According to Rob Fields, author of the Bold as Love blog on Black Rock, WWB also offers a great live show and treats its audiences to a mix of top-notch punk and playful humor. After watching the band perform a nearly flawless set at the SXSW09 music festival in Austin, Stone from The Couch Sessions blog has predicted that WWB may just be the next Black Rock band to break through to the mainstream.
WWB is definitely a band that plays what it wants, when it wants, and genre boundaries aren’t going to stop it. My only borderline negative comment about the CD is that it’s slightly cannibalistic. Every song is extremely well-done, but most of them tend to remind you of songs by other bands. There’s nothing particularly wrong with this. If you’re really into a particular type of music, it’s always nice to have more of the same played by a great band, and WWB is definitely that. Now that they’ve found their winning combination, it would be fabulous if the group pushed the envelope just a bit more.
Despite this minor issue, Hearts of Hoodlums is a fantastic CD and WWB is currently touring hard to get their name out. If the trio can win over the fickle hearts and pocketbooks of music industry execs, Stone’s prediction may be prophetic.
Posted by Ronda L. Sewald
Editor’s Note: This review is part of our ongoing examination of black rock in preparation for “Reclaiming the Right to Rock: Black Experiences in Rock Music,” a two-day conference organized by the Archives of African American Music and Culture to be held on November 13-14, 2009, on the Indiana University-Bloomington campus. Visit the conference website.
The members of TV on the Radio don’t care much for generic conventions and it suits them. Looking back on when he first joined the group, vocalist and guitarist Kyp Malone described TVOTR’s early sound as “an open mic/karaoke night gone awry.” Since the release of OK Calculator, Malone, Tunde Adebimpe, David Andrew Sitek, Jaleel Bunton, and Gerard Smith have maintained the band’s creative energy, but focused and streamlined some of the chaos into works of sonic performance art.Formed in New York City in 2001, the band has already released several well received albums. Return to Cookie Mountain (2006) was ranked the fourth best album of the year by Rolling Stone and it earned the band Spin‘s 2006 title for Artist of the Year.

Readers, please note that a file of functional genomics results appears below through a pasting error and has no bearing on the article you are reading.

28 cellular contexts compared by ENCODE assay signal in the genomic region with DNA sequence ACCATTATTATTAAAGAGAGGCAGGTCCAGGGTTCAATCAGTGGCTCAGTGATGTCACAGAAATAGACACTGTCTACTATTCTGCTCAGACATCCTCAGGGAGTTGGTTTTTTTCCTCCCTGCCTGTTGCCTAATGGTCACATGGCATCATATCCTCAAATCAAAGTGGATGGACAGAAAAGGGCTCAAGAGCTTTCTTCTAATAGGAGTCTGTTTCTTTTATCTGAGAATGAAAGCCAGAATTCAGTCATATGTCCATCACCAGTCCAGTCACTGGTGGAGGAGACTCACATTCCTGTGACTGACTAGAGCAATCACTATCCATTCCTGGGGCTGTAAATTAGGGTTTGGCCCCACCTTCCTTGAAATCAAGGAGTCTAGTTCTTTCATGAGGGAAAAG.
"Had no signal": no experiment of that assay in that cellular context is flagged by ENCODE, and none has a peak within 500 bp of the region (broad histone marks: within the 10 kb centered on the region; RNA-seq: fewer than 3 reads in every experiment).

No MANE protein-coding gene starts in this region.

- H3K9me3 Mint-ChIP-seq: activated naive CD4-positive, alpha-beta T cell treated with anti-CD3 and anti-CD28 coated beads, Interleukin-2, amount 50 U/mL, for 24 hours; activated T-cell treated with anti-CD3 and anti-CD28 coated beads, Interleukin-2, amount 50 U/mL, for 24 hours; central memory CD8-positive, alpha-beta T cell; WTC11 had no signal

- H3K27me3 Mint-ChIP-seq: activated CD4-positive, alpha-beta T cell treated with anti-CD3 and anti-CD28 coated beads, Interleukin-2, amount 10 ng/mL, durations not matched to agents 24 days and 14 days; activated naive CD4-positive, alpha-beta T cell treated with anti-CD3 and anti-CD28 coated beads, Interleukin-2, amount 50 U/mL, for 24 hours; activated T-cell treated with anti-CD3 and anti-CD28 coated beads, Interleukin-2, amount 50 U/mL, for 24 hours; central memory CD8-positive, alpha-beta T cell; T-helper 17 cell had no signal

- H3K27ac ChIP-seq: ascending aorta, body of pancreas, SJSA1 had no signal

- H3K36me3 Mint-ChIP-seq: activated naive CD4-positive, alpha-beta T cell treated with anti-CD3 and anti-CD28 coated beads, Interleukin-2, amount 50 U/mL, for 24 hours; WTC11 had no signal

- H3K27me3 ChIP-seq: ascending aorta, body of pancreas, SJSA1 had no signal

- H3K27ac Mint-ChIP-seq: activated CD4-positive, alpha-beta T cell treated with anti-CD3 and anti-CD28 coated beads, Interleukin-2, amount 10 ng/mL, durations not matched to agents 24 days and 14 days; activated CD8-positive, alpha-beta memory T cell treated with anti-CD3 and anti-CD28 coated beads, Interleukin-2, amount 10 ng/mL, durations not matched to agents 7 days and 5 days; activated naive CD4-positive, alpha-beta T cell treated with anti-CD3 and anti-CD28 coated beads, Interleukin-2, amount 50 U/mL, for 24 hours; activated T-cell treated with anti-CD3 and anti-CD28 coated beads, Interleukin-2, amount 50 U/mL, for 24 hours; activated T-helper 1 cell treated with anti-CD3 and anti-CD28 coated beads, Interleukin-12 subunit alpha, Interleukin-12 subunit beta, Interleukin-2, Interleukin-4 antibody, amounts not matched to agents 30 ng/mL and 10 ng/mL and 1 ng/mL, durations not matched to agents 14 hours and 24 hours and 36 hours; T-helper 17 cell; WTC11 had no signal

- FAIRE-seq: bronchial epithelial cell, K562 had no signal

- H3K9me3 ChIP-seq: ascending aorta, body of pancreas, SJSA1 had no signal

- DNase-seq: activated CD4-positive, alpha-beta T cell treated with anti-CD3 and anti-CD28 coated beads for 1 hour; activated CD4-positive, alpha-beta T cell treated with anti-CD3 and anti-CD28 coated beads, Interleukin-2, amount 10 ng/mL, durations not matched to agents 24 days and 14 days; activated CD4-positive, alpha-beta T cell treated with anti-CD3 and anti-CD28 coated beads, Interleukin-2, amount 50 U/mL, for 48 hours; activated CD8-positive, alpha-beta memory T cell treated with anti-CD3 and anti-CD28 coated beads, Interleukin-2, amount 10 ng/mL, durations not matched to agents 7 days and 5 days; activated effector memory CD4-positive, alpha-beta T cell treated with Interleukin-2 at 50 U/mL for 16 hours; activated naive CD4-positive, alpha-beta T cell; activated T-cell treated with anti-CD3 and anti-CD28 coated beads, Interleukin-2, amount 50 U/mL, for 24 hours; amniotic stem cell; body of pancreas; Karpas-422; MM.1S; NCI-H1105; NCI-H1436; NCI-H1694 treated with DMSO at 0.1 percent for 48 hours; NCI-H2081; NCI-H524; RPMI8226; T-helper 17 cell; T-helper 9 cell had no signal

Dear Science continues TVOTR’s tradition of intense multi-tracking and aural sculpting. “Halfway Home” begins with what could almost be a remix of “I Wanna Be Sedated.” Instead of offering up mainstream punk, however, the song morphs into something more reminiscent of ragas than Ramones. The opening chord on the synthesizer becomes a sustained drone, supporting both Adebimpe’s lilted out lyrics and a polyrhythmic percussion track. The drone shifts slightly to frame the chorus around two minutes into the song, but it only breaks at the very end when the synthesizer finally surrenders chordal control to a growling bass. If this first track on Dear Science doesn’t establish the band’s ability to break boundaries and challenge categorization, nothing else will. Although many of the other songs do range from punk to funk, there’s almost always a liberal mix of sonic play from the horns and synthesizers to keep things off-kilter and interesting.
More unique than the band’s sound, however, are its lyrics. The very first line of the album quickly establishes the band’s ability to play with language and imagery in a way that goes far beyond that of standard pop fare. “The lazy way they turned your head / Into a rest stop for the dead / And did it all in gold and blue and grey” isn’t exactly Keats or Whitman, but it does deliver up a certain poetic sensibility. Even when inscrutable or downright dreadful (Cod liver dollar signs? Lonely little love dog / that no one knows the name of?), the lyrics seem somehow appropriate for a band flirting with the boarders of punk—a genre that strives to never take itself too seriously.